Academic journal article Journal of Agricultural and Applied Economics

Regulatory Takings and the Diminution of Value: An Empirical Analysis of Takings and Givings

Academic journal article Journal of Agricultural and Applied Economics

Regulatory Takings and the Diminution of Value: An Empirical Analysis of Takings and Givings

Article excerpt

A hedonic model is used to measure the change in value of residential lots in Rockport, Texas, resulting from Section 404 of the U.S. Clean Water Act. Results show that average lot values initially decreased, went through a six-year adjustment period, and then stabilized on a higher price path resulting in a positive net effect on average lot values throughout the Rockport area (with the exception of a particular subdivision). The results indicate that Section 404 generated both regulatory "takings" and "givings," suggesting that both effects should be considered when assessing the benefits and costs of regulatory events and compensation claims.

Key Words: Clean Water Act Section 404, hedonic price method, interrupted time series, regulatory takings and givings, wetlands

JEL Classifications: C51, D61, R11, R21, Q15

Although many zoning and regulatory takings cases have been seen in the courts over the past few years (Runge et al. 2000; Runge et al. 1995), the general public became much more concerned with regulatory takings after the well-publicized case of Lucas v. South Carolina Coastal Council (1992). The United States Supreme Court concluded that when legislation deprives an owner of all economically viable use of the property, compensation is required under the 5th Amendment as long as the restriction was not originally part of the landowner's title. In Pennsylvania Coal Co. v. Mahon (1922), Justice Holmes gave the opinion that if a regulation "goes too far" it will be considered a compensable taking. This has been referred to as the diminution of value test: "How much value has been lost due to the regulation?" Following the Mahon case, the diminution of value test was used in a number of landmark takings cases, including Agins v. City of Tiburon (1980), Deltona Corp. v. United States (1982), Loveladies Harbor, Inc. v. United States (1988), and Florida Rock Industries, Inc. v. United States (1985).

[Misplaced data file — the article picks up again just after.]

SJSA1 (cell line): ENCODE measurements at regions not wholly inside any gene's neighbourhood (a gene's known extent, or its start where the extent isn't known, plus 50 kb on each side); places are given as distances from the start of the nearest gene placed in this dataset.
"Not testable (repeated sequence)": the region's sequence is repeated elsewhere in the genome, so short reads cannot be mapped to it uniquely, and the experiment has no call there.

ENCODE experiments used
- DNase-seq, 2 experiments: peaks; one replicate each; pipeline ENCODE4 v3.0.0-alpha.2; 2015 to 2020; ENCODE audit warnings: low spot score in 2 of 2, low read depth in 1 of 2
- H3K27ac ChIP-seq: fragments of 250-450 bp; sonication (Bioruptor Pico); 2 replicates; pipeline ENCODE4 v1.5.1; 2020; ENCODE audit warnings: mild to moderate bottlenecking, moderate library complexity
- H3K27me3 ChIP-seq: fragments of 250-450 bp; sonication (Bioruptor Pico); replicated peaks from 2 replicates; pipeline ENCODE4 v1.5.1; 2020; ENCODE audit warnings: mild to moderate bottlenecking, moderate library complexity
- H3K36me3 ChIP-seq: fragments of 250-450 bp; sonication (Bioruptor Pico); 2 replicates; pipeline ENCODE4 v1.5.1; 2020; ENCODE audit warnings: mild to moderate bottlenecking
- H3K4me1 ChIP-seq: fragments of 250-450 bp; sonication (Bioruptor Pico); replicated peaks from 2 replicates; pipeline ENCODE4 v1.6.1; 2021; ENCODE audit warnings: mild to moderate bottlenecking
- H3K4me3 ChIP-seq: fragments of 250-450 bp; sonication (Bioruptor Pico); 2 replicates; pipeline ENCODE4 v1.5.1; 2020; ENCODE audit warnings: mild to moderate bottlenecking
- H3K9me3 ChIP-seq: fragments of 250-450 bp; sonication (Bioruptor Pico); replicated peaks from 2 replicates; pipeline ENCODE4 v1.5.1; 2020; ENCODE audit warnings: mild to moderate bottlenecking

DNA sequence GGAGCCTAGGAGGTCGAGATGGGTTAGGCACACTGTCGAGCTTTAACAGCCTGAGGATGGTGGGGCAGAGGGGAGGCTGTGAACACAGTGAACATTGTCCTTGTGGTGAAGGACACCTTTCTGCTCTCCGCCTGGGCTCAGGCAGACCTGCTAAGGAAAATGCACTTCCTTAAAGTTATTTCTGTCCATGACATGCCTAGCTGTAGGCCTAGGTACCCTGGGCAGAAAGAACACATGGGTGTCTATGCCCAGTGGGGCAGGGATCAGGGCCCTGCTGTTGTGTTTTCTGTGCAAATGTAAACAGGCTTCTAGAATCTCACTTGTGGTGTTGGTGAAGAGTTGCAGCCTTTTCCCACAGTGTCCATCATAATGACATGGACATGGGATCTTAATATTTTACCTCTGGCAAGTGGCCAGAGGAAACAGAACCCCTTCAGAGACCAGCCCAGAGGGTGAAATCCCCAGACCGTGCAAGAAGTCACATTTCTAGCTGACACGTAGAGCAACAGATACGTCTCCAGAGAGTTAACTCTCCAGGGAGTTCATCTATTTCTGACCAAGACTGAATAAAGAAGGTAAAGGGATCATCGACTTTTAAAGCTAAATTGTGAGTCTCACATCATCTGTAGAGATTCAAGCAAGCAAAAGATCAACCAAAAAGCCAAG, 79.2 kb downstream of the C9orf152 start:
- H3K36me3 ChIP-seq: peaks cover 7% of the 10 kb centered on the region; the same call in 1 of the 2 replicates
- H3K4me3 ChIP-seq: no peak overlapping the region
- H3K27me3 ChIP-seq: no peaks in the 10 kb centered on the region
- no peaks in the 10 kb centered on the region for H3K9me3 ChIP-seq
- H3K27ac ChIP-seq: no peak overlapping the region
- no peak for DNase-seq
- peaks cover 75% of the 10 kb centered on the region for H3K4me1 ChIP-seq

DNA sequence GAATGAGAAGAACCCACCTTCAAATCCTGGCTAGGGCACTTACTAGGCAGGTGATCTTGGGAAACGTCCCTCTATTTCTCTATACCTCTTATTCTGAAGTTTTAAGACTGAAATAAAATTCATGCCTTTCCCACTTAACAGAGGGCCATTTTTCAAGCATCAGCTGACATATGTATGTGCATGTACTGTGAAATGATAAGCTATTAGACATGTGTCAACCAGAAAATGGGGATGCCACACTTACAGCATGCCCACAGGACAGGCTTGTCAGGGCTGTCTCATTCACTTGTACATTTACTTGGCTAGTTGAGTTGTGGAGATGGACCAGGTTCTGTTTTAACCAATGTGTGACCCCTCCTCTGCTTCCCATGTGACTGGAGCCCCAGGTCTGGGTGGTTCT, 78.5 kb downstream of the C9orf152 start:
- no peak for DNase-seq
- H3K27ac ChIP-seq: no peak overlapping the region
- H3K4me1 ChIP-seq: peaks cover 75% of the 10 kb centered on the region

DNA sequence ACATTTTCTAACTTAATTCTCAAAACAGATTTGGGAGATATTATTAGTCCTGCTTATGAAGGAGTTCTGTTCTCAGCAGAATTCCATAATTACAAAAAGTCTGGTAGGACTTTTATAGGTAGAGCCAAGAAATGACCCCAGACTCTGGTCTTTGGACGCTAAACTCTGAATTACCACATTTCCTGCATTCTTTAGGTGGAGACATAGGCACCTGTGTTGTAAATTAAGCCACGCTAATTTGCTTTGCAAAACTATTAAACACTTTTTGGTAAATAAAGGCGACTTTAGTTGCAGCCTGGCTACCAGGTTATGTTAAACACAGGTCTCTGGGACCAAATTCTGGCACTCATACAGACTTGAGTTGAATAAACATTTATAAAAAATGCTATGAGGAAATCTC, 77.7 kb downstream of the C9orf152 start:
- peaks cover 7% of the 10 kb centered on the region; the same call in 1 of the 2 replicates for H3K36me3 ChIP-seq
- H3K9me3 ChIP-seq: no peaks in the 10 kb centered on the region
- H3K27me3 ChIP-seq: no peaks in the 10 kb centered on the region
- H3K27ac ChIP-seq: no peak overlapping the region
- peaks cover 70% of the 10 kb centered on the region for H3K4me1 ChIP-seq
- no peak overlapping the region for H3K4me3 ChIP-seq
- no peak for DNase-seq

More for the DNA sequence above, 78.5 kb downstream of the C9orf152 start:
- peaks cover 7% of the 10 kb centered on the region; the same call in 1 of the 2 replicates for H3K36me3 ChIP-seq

More recently, the diminution of value test under the Lucas case ruling that compensation must be paid if all economically viable use has been denied was invoked in two United States Supreme Court cases: Palazzolo vs. Rhode Island (2001) and Tahoe-Sierra Preservation Council, Inc. vs. Tahoe Regional Planning Agency (2002). In the Palazzolo case, the Court ruled that a Lucas taking had not occurred because the plaintiff's (Anthony Palazzolo) property still retained substantial economic value even though the plaintiff could not develop the property as intensively as desired because of state wetland regulations. In the Tahoe-Sierra case, the Court ruled that a Lucas taking had not occurred because as soon as a housing development moratorium imposed by the Tahoe Regional Planning Agency was lifted, full economic value to affected land would be restored.1

In response to the number of takings cases entering the court system and to make the courts decisions easier, the United States House of Representatives and United States Senate put forth takings bills in the mid-1990s that would determine a preset level for the diminution of value that would constitute a taking. Though different in their respective levels, the bills were similar in their meaning: if an individual's property decreased in value by a certain percentage due to a government action, then a compensable taking had occurred. Although neither of these bills passed, they are likely to resurface in the future (The Bureau of National Affairs).

Other takings studies have focused on theoretical efficiency arguments to identify takings and potential compensation payments. Some of the more prominent research has been done by Michelman; Fischel and Shapiro; Blume and Rubinfeld; and Miceli and Segerson. These papers discuss efficiency and fairness of regulatory takings as well as moral hazard issues associated with regulatory takings, but do not include empirical data analysis.

There have been a number of other studies that show that regulations and zoning can have positive effects on property values. …

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